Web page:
| Tom Hanks in Cast Away: Parody problem
Los Angeles, May 31: Twentieth Century Fox has sent a cease-and-desist letter to an independent filmmaker who parodied its movie Cast Away in a comedy titled Miss Cast Away, which features a 10-minute appearance by Michael Jackson.
The movie was shot in September 2003, two months before the police raided Jackson’s estate near Santa Barbara, California, and arrested him on charges of sexual misconduct with a child.
The movie’s writer and director, Bryan Michael Stoller, a friend of Jackson, said he believed the studio was trying to quash his film to avoid association with the tainted pop star.
“Michael Jackson is in it, and he’s always been a target,” Stoller said. “I guess they feel it will get a lot of exposure because of him. And I think they’re just bullying the independent filmmaker because they can.”
A spokeswoman for Fox said the letter seeking to block the film “speaks for itself” and had nothing to do with Jackson.
In the letter, which demands that Stoller change the title of his film, a Fox lawyer, Jon Del Barrio, wrote, “The distinctive and famous Cast Away title has clearly achieved secondary meaning among the public, and as such has attained trademark rights associated with its use.”
The letter added: “We hereby demand that you immediately cease and desist from further use of the Cast Away mark or any other name that is confusingly similar to the Cast Away mark.”
Parodies are common in Hollywood, from Loaded Weapon, a spoof of Lethal Weapon, to Austin Powers: The Spy Who Shagged Me, a spoof of James Bond, to Don’t Be a Menace to South Central While Drinking Your Juice in the Hood, a spoof of movies like Boyz the Hood. Stoller said he had done a copyright search and found that Fox had no trademark on the title.
There have been many movies with similar titles in the past, including a 2002 Woody Allen short called Castaway: A Woody Allen Film, and a 1986 United Artists romance called Castaway. A movie from 1912 is called The Castaway, and a 1931 Mickey Mouse film is also titled The Castaway.
Last year Fox News sued the left-wing political satirist Al Franken to stop him from using “fair and balanced,” a catchphrase employed by the network, in the title of his book, Lies and the Lying Liars Who Tell Them: A Fair and Balanced Look at the Right. A judge ruled against the news channel, and the book was published as planned.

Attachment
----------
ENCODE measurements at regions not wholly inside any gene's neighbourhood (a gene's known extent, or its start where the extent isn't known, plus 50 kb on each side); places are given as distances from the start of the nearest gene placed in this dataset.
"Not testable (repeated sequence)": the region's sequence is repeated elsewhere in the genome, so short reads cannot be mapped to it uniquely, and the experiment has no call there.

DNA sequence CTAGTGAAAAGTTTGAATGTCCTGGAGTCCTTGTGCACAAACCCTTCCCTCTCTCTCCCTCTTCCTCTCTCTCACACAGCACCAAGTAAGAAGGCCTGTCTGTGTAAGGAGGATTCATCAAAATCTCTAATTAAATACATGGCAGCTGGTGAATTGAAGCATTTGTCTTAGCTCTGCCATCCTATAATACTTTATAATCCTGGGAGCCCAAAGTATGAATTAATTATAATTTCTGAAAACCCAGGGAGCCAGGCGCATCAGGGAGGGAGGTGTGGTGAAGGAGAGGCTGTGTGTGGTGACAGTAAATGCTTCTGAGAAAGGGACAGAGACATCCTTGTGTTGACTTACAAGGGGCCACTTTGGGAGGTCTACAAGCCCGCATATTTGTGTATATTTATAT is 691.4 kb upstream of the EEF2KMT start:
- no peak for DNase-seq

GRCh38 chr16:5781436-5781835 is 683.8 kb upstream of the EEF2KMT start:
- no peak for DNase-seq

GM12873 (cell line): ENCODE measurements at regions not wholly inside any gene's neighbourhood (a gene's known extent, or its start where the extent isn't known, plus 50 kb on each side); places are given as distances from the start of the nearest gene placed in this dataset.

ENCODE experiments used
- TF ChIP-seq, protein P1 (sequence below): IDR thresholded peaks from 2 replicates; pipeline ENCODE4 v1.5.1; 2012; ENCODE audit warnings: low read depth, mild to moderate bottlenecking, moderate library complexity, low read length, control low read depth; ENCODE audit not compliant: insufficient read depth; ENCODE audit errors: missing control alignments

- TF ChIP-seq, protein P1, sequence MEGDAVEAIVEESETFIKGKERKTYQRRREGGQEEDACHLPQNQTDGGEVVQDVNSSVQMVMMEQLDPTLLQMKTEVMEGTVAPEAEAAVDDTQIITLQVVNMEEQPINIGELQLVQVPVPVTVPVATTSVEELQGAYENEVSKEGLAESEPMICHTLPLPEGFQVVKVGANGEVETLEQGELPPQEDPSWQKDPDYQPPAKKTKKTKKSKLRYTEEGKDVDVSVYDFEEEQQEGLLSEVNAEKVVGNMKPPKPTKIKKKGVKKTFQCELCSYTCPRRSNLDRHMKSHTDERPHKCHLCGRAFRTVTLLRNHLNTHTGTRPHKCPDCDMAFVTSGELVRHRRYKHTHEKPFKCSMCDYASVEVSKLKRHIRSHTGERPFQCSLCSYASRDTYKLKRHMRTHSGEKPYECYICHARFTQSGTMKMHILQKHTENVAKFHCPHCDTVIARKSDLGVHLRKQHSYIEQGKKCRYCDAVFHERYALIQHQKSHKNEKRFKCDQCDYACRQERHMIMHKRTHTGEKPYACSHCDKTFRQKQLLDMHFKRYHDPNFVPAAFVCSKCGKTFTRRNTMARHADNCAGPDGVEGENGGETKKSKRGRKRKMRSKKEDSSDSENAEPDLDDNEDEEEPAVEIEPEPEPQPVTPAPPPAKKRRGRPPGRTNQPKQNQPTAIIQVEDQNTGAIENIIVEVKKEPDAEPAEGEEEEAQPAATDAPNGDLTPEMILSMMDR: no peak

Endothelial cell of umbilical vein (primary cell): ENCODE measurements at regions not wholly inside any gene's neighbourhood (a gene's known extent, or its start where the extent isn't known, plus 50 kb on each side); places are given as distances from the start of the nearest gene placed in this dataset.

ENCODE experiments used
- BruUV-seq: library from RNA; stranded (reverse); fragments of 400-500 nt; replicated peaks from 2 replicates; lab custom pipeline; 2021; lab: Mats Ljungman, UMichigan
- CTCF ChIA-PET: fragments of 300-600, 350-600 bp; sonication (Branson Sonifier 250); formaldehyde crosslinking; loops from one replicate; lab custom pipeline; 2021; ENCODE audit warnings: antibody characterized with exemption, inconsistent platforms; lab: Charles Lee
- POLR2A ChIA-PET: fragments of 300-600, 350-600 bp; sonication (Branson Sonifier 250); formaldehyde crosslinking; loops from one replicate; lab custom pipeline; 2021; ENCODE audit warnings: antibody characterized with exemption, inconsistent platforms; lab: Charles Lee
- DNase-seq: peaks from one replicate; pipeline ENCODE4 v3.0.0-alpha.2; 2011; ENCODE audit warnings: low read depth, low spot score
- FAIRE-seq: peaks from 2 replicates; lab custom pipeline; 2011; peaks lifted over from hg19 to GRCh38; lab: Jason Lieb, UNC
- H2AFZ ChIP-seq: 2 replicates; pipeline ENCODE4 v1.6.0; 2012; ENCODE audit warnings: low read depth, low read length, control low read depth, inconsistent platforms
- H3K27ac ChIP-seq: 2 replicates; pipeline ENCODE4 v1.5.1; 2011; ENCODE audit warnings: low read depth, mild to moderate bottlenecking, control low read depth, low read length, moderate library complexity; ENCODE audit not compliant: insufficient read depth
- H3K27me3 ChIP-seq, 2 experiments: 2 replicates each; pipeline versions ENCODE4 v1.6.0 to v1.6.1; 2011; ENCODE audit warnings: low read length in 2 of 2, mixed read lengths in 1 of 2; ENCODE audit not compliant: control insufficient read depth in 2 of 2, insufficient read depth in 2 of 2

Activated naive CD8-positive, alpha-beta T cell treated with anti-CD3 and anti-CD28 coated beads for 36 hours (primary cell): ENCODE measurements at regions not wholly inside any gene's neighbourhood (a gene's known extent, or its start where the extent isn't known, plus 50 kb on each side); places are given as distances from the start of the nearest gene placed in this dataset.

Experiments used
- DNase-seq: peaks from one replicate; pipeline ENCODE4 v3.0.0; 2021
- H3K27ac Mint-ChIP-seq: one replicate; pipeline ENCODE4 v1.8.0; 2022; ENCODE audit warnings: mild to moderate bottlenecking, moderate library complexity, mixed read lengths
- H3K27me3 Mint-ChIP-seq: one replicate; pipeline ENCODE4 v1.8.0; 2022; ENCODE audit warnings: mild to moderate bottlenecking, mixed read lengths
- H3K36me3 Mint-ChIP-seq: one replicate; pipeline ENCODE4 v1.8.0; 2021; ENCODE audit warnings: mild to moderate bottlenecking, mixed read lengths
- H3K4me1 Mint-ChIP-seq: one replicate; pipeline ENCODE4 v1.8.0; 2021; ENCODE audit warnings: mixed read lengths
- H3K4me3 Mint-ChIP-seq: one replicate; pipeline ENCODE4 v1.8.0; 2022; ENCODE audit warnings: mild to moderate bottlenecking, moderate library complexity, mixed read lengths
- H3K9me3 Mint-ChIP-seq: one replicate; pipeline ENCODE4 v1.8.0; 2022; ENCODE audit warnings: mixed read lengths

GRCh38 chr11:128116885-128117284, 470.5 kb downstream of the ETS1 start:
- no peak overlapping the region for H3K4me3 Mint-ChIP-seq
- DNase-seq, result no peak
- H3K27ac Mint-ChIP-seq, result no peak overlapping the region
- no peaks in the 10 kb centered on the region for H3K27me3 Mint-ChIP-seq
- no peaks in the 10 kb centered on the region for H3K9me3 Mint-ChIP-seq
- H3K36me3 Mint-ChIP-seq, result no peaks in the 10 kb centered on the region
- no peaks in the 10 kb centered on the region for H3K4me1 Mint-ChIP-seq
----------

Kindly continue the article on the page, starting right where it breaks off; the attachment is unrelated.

Stoller’s $2 million movie, which has many special effects, is a parody of both Miss Congeniality, starring Sandra Bullock as an undercover FBI agent at a beauty pageant, and Cast Away, a 2000 film in which Tom Hanks is a FedEx employee who ends up on a deserted island after a plane crash.
It is about a group of beauty pageant contestants who crash land on an island. Jackson plays Agent MJ, descending in a beam of light to save the contestants. That appearance parodies a brief cameo by Jackson in Men in Black II, in which he played Agent M.
“I thought it would be funny to make him agent MJ, an Obi-Wan-Kenobi-type guy who gives them advice,” Stoller said.
Since his arrest and indictment, Jackson has been virtually unemployable in the entertainment industry. He is free on $3 million bail and awaits trial.
Stoller screened the movie for potential distributors in April but has not sent tapes to other possible distributors because of the letter. He said he could not afford a lawyer to fight the action by Fox and did not want to change the title because the movie had already received press attention as a result of Jackson’s participation in it.
In a follow-up letter on May 4, another Fox lawyer, Robert B. Cohen, wrote, “The alleged parodic nature of your film does not extend to your film’s title”. He added, “A parody must make comment on the underlying material that it parodies”.
Stoller said his movie did exactly that. “They’re playing God,” he said. “I can’t afford a lawyer right now. I can’t get errors and omissions insurance. No distributor will pick it up. They’ve pretty much killed the movie unless I change the title.”